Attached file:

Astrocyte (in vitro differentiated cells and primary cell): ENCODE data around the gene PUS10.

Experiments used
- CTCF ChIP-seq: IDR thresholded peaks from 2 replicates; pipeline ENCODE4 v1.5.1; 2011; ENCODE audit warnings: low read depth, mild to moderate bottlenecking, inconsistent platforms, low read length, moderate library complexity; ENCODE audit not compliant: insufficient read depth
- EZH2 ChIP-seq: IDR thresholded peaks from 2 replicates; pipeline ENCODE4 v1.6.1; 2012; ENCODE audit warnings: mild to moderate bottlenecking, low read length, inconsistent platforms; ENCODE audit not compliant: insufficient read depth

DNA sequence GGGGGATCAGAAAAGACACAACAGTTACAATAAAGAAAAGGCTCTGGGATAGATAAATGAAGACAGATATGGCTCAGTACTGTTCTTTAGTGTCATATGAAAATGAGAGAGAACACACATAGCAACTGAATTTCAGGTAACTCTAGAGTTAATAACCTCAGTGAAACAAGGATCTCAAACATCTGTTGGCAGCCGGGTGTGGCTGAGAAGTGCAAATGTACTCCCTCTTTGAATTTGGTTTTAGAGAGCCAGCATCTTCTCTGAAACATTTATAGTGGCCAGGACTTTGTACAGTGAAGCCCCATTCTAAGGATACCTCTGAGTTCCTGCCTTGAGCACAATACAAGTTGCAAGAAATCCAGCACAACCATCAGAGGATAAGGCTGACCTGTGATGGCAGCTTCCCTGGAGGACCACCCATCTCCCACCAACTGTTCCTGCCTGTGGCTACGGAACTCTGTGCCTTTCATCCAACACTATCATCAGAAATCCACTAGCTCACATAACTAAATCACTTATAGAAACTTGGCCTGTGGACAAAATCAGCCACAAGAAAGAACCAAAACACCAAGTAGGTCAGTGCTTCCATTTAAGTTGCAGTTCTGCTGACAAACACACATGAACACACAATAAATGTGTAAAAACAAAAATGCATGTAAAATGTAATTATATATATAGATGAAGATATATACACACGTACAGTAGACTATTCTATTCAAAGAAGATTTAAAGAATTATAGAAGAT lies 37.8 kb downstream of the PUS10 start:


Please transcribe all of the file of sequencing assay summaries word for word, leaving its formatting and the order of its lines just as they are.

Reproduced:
Astrocyte (in vitro differentiated cells and primary cell): ENCODE data around the gene PUS10.

Experiments used
- CTCF ChIP-seq: IDR thresholded peaks from 2 replicates; pipeline ENCODE4 v1.5.1; 2011; ENCODE audit warnings: low read depth, mild to moderate bottlenecking, inconsistent platforms, low read length, moderate library complexity; ENCODE audit not compliant: insufficient read depth
- EZH2 ChIP-seq: IDR thresholded peaks from 2 replicates; pipeline ENCODE4 v1.6.1; 2012; ENCODE audit warnings: mild to moderate bottlenecking, low read length, inconsistent platforms; ENCODE audit not compliant: insufficient read depth

DNA sequence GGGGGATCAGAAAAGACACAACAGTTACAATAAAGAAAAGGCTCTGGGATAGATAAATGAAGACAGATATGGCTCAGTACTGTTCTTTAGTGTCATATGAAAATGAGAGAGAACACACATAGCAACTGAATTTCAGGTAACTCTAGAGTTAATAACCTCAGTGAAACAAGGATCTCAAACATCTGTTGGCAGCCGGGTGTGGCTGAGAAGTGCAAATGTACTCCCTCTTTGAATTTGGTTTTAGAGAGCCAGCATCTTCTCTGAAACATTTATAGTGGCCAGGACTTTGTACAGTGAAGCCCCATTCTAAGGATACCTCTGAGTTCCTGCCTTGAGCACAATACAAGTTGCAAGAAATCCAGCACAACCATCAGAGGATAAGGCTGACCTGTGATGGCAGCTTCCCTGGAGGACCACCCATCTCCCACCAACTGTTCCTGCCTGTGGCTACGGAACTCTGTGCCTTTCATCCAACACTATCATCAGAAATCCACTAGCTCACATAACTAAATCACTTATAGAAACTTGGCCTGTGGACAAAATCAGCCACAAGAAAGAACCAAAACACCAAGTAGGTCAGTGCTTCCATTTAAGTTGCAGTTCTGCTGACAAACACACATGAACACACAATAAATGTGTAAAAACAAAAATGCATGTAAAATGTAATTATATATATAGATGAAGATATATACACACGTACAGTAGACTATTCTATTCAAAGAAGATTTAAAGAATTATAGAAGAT lies 37.8 kb downstream of the PUS10 start: